The blog is going to shift from the general topic of homeschooling to more defined topic of homeschooling accelerated learners.  I apologize to anyone who disagrees with me on this classification and/or decision, and I encourage them to write their own blog on their view of the subject.  This decision--the decision to be "openly gifted"--has breathed new life into our homeschool plans.  I can't believe how stifled I had allowed school to become; how afraid I was to break out of the mould and embrace the quirky differences that make Brooketopia truly unique.  That is going to end and we are going to blaze our own trail now, a trail that won't conform to standards and scripted curriculum.  This is me, doing my best fish-out-of-water impression.

But it's OK, because the longer I'm out of the water, the easier it becomes to breathe.

If you're blogging about the subject of accelerated learners, please let me know so we can glean from each other!

Wednesday, March 14, 2012

Emptying the Swirling Brain Gale

Today I'm using the blog as a bit o' therapy.  I'm going to spew out all the random thoughts in my head that I'm mulling about way too much and thus making it almost impossible to carry on an actual conversation with another human being.  It gets swirly in the ol' noggin from time, so a purge is necessary.

So, in no apparent order, here are the thoughts that are consuming my thought processes for the last few days:
  • I need a plan of action for dealing with the end of January and all of February.  It's been three years in a row that I have completely ground to a halt for all five of those weeks.
  • I hate selling Girl Scout cookies.  I have lots of extras and I am freaking out over whether we are going to owe money on them.  I ordered lots of extra Thin Mints this year, but people only want Samoas, which we have run out of.  I have 60 extra boxes of Thin Mints = $210 that I may owe to the Girl Scouts of Utah in a week and a half.  I have got to remember this anxiety and frustration when cookie season rolls around next year.  Don't do it again!
  • The weather is so wonderful right now.  We're doing bare minimum school and then clocking out to go hang out at the park or nature trail.  My kids slept in an hour and a half this morning because they are running around so much!  It feels so great to be moving again.
  • I'm taking a break from my weight loss plan.  I just am.  I was feeling tremendously guilty about it, but I'm so incredibly just done with it for now.  I'm tired of food being an enemy and I'm tired of food that doesn't feel real in my mouth.  Despite that this is the only way I've been able to lose weight in the past couple of years, I'm just tired of it right now.
  • I have to stop promising to make things for people.  The two things on my list right now are kicking my butt, which stresses me out even more because I'm not getting them done like I said I would and people are expecting them.
  • I am rewarding myself (for what, I don't know...) with some knitting for me.  Michael bought me some lovely laceweight for Christmas and I dug it out of hiding the other day and cast on a shawl for myself.  I may even splurge and buy some purple-dyed freshwater pearls to add to the border, when I get to that point.  It's the same pattern I used for The Honeymoon Shawl.  I normally don't knit a pattern again after knitting it once, so that's saying something about how much I like the pattern.  The yarn is this beautiful purple that shifts from a blue lavender to a slightly pink violet and it's lovely.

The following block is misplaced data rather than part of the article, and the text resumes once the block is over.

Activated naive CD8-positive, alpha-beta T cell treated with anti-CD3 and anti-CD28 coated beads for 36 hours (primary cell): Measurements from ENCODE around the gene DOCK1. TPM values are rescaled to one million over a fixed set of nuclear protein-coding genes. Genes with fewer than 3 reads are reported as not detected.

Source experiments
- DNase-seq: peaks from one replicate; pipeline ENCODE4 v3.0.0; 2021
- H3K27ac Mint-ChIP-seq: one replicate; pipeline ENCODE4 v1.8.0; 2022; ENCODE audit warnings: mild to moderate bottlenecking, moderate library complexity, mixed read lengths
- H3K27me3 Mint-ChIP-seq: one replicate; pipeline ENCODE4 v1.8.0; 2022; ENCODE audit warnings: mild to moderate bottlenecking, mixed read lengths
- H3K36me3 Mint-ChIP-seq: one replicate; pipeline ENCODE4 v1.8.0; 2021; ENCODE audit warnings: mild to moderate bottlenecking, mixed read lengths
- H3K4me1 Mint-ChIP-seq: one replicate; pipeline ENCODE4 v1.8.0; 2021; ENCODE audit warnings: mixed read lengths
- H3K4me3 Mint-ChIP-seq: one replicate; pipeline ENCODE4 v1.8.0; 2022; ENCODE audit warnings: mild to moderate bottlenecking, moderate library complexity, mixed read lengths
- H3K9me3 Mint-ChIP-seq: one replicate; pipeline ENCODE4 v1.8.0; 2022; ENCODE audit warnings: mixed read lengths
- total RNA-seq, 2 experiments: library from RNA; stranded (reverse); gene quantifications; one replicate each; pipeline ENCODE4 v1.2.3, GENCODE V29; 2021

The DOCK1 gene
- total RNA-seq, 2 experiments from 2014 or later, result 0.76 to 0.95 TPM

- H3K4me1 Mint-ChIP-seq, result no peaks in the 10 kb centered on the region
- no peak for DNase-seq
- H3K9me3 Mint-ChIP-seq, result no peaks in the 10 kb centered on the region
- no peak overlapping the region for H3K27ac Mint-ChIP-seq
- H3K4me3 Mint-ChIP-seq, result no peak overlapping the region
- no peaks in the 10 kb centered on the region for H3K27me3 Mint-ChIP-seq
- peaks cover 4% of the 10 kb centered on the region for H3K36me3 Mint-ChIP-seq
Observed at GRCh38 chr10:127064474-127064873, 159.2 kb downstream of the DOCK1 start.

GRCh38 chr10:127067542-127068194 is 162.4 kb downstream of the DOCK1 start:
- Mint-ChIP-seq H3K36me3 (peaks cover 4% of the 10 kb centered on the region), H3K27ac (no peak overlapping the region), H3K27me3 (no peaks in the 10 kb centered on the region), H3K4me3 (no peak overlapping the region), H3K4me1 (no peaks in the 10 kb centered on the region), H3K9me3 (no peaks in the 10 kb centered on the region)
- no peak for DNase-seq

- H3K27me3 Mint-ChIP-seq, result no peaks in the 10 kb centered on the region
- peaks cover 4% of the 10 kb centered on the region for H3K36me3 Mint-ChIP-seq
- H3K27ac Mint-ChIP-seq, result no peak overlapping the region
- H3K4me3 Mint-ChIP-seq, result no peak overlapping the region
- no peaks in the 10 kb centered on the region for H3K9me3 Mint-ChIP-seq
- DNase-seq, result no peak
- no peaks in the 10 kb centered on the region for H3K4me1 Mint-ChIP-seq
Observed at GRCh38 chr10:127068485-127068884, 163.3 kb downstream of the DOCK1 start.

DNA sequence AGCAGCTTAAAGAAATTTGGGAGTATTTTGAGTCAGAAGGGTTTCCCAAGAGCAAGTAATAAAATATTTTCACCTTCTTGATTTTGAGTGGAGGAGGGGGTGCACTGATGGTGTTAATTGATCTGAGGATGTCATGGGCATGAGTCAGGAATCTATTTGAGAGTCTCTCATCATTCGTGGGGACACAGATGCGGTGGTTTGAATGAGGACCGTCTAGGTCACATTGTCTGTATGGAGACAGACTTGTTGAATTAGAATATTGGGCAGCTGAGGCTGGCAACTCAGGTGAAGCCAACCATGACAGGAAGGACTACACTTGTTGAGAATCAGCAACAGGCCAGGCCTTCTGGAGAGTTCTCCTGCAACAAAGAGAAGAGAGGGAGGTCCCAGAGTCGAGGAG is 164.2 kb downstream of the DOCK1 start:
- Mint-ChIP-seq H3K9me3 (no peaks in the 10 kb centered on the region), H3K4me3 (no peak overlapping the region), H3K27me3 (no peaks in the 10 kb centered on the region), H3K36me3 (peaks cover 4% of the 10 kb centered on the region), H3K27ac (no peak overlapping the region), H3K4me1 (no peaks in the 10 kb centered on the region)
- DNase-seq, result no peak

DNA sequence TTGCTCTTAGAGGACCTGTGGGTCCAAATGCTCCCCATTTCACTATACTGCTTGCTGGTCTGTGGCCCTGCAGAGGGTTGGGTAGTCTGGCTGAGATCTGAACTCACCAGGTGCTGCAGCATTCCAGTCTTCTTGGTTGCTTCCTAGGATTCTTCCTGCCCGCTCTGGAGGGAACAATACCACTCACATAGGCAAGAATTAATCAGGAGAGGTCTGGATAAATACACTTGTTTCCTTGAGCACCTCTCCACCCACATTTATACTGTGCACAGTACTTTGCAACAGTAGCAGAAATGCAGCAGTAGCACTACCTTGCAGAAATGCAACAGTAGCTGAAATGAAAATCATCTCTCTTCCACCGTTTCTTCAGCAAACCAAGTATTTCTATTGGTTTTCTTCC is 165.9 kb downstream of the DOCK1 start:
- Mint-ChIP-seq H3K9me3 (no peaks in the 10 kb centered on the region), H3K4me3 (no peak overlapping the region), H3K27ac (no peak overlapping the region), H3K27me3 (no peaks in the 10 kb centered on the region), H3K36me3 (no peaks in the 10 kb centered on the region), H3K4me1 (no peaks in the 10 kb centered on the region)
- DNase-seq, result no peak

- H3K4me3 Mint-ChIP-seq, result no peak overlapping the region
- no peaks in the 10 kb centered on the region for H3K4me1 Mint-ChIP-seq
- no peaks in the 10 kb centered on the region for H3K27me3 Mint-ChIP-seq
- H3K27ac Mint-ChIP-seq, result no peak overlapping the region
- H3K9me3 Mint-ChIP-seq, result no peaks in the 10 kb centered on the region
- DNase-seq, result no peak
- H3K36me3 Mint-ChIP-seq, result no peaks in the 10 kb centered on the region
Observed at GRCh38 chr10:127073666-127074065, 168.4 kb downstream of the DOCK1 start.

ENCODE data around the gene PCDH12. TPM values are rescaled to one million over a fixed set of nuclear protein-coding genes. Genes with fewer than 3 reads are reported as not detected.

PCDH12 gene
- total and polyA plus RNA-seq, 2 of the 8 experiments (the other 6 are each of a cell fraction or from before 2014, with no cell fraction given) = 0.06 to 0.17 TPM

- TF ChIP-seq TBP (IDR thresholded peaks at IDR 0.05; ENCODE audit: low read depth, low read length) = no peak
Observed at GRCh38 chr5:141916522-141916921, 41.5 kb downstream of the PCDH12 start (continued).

• I have to grant myself permission to buy gifts for people instead of insisting that I craft something for everyone.  It's generally cheaper to just buy a gift rather than the yarn, because I use good yarn and it ain't cheap.  Perhaps I should declare a Crafted Gift Moratorium.  99% of people I know have two perfectly working hands--learn to make the stuff yourself.  (I think a little part of my heart just died, but it's just how it's got to be.)
  • I want to garden, but it's still too early in the season despite the alluring warmer temperatures. 
  • It's supposed to snow this weekend.
  • I want to buy more yarn.  I always feel this way.  It's a sickness.
  • I'm in a weird mood to make a granny square afghan.  Making lots of little blocks seems like so much fun right now.  Perhaps I will do that after the shawl.
  • This thought-spewing is making me feel better.
  • I refuse to attempt potty-training a child until they are not sleeping in a crib and they can open a door by themselves.  They need to be able to get out of their bed at night to go to the bathroom and they need to be able to open the bathroom door by themselves.  Monkeyboy has not met the latter criteria as of yet.  Freedom from diapers is so, so close.
  • I've done too well of a job in scheduling special musical performances for our Sacrament Meetings.  I sat down to practice some vocal pieces the other day and realized that I have four different songs that I could get performance-ready within a week.  But I've already scheduled musical performances for Sacrament Meeting through the end of April, and May is starting to fill up quickly as well.  I hardly get to sing anymore!  :)
  • That's not true, I'm singing in a quartet on Easter.  We practiced for the first time last Sunday and it sounded good.  Our Easter program is going to be awesome, you should come to my Sacrament Meeting on Easter or you'll regret it for the rest of your life.
  • That's right, I said for the rest of your life.  It's going to be that good.
  • I love watching musical pieces go from a halting attempt to produce the correct notes to a push to add precision to the musical phrases to a beautiful performance that touches hearts.  I have the best callings ever.
  • I can't exercise in the afternoon or evenings.  It's got to be the morning, as much as I hate getting up that early.  Ugh.
  • The other day I noticed that Penguin's teeth seem too small for her mouth.  She's hit that "I'm in Kindergarten" look.
  • Monkeyboy will be two years old next month.  I had to buy him 3T clothes last weekend because his 2T's are cutting off circulation.  He's huge.
  • Bluebird was/is always a size behind her current age.  Penguin is spot on and Junebug is a little ahead.  They are actually getting bigger as we have more.
  • I need to watch a couple episodes of "Hoarders" to get me into a spring-cleaning mind zone.
Goodness, I feel much better now.

Monday, March 5, 2012

Nursery--it's not for babies!

The poor boy can't catch a break!

Every time he's gone to nursery this winter he's ended up with some form of contagious disease that makes it so that he can't go back for two weeks.  He was healthy enough to attempt nursery again on Sunday, and when I got out to the car and saw my boy (Michael picks the kids up from their Sunday School classes, as I tend to be accosted in the hallways regarding various music issues), he pointed to his head and said, "Bonk."  As in, "I bonked my head."

Sure enough, he was nursing the beginning of a black eye.

I imagine it's simply one of many that we will weather with this rough and tumble little guy.

He's been fine with it.  I want to snuggle him a little more than usual.  He's having none of it.